Posts Tagged ‘clustering’

MarkerClusterer in an All New Flavor – ActionScript! (GoogleGeoDev)

Friday, August 14th, 2009

[Editor's note: An AS3 Flash / Flex library for auto-clustering near map location markers into groups symbols. This speeds map rendering and groups points all within the same neighborhood, avoiding "red dot fever" marker overload. An AS3 implementation of existing JavaScript extension. Still needs to account for geographic region clustering (not just within a grid). Thanks Laris!]

Republished from Google Geo Developer Blog.
Monday, July 27, 200. 

My name is XIAO Juguang – just call me Juguang. I am a freelance software developer based in Beijing, China. Technically speaking, I’m double sided. On one side, I specialize in knowledge management and business modeling, traditionally using LAMP and now experimenting with offerings like Google App Engine. On the other side, I love visualization in time and space, with charts, trees, graphs, and maps, always using the power of ActionScript/Flex, with the help of open-source projects like Degrafa, Axiis, and Birdeye, and of course, APIs like the Google Maps API for Flash.

A few month ago, Xiaoxi Wu (also from China!) created the MarkerClusterer library for the Google Maps JavaScript API v2 and released it in their open source utility library. This library did automatic clustering of markers placed on a map, so that a large amount of markers wouldn’t overcrowd the map or overwhelm the user. This is a great technique for having a better performing map (see this talk for more tips on improving map performance), and the Flash map community immediately rushed to port the code to ActionScript. Developer Sean Toru posted the first port, a version that was only Flash-compatible, Ian Watkins modified that port to use Flex packages, and then I refactored the code to be more ActionScript-friendly and released it into the open-source library. It’s great when random strangers can collaborate together on a common code goal. :)

To see how the AS3 MarkerClusterer works, try out the demo (shown above). As you zoom and pan the map, you can witness how the markers are clustered and re-clustered. To learn how to use MarkerClusterer on your own map, view the source code of the demo. To use the library, check out the source code and import it into your project.

The current algorithm is quite simple, just clustering markers in a grid and using static images for the cluster markers. Future extensions could include support for regional clustering or using arbitrary DisplayObjects for the cluster markers. If you’re interested in extending the library, join the project.

Travellr: Behind the Scenes of our Region-Based Clusters (Google GeoDev)

Monday, July 6th, 2009

[Editor's note: The age-old rule for cloropleth mapping that suggests aggregation by multi-scale areal units based on the map's zoom level is slowly seeping into "clustering" for the point-based mashup geo community. This overview from Travellr published on the Google GeoDevelopers blog includes two illustrations that show the power of this technique. I used such a technique (different implementation) on The Washington Post's recent swine flu mapping.]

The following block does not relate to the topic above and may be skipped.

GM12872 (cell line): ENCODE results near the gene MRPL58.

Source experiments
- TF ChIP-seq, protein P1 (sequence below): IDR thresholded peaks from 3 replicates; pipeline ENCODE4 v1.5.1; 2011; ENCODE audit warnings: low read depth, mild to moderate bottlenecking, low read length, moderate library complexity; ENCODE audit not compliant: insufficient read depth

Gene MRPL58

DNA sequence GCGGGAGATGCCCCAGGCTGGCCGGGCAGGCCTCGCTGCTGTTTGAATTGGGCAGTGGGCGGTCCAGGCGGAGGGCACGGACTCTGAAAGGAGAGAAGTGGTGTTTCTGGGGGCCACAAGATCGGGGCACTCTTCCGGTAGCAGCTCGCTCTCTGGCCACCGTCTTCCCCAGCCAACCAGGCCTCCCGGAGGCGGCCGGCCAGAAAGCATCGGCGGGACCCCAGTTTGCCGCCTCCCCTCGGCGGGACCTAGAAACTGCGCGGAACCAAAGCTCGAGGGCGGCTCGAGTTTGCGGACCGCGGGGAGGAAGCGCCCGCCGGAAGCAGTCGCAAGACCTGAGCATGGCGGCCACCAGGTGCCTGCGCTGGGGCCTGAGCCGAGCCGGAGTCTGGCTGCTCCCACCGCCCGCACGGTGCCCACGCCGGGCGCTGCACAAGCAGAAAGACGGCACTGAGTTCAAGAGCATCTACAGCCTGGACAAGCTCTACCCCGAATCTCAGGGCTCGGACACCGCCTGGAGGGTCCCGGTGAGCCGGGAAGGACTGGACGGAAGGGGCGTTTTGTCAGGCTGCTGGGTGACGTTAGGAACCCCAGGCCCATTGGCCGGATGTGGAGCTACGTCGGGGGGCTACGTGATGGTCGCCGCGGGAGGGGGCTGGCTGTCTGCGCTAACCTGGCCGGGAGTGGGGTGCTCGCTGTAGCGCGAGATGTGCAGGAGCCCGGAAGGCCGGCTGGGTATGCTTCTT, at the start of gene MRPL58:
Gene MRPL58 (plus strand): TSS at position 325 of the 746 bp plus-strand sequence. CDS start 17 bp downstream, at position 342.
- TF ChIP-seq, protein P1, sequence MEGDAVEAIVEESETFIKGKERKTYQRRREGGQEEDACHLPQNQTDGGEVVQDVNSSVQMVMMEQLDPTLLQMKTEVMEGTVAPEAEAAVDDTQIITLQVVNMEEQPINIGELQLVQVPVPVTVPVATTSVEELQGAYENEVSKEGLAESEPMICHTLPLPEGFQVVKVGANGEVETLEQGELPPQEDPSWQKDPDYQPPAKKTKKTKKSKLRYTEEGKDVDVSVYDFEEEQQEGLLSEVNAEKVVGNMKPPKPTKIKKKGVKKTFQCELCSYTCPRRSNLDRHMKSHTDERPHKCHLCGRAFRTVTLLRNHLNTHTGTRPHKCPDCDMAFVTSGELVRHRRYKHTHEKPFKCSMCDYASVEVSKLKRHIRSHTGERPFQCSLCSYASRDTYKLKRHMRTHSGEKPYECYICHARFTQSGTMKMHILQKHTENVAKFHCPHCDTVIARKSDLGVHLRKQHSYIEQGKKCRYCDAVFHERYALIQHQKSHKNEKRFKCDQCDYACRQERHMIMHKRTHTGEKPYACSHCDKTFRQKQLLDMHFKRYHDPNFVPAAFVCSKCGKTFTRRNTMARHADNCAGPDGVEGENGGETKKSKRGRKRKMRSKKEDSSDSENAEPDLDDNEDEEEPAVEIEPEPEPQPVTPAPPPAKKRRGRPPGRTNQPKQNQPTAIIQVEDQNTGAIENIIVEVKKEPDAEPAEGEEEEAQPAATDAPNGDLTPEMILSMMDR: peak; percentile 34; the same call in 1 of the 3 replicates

Republished from Google GeoDevelopers Blog.
Monday, June 22, 2009

Recently, there has been a lot of interest in clustering algorithms. The client-side grid-based MarkerClusterer was released in the open source library this year, and various server-side algorithms were discussed in the Performance Tips I/O talk. We’ve invited the Travellr development team to give us insight on their unique regional clustering technique.

Travellr is a location aware answers service where people can ask travel-related questions about anywhere in the world. One of its features is a map-based interface to questions on the site using Google Maps.

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Figure 1. An example of the Travellr Map, showing question markers for Australia.

Clustering for usability
We learned that the best way to display markers without cluttering our map was to cluster our questions depending on how far you zoom in. If the user was looking at a map of the continents, we would cluster our questions into a marker for each continent. If the user zoomed-in to France we would then cluster our questions into a marker for each region or city that had questions. By clustering our data into cities, regions/states, countries, and continents, we could display relevant markers on the map depending on what zoom level the user was looking at.

Optimizing for Clustering
Our next challenge was how to extract clustered data from our database without causing excessive server load. Every time the user pans and zooms on the map, we need to query and fetch new clustered data in order to display the markers on the map. We also might have to limit the data if the user has selected a tag, as we’re only interested in a questions related to a topic (ie: “surfing”). To execute this in real-time would be painstakingly slow, as you would need to to cluster thousands of questions in thousands of locations with hundreds of tags on the fly. The answer? Pre-cluster your data of course!

Step 1. Structure your location data
When a question is asked about a city on Travellr, we also know its region/state, country and continent. We store more than 55,000 location points as a hierarchy, with each location “owning” its descendent nodes (and all of their data). Our locations are stored in a Modified Preorder Tree (also called Nested Sets). Modified Preorder Trees are a popular method of storing hierarchical data in a flat database table, having a focus on efficient data retrieval, and easy handling of sub trees. For each location we also keep a record of its depth within the tree, its location type (continent, country, region/state, or city), and its co-ordinates (retrieved using the Google Maps geocoder).

Step 2. Aggregate your data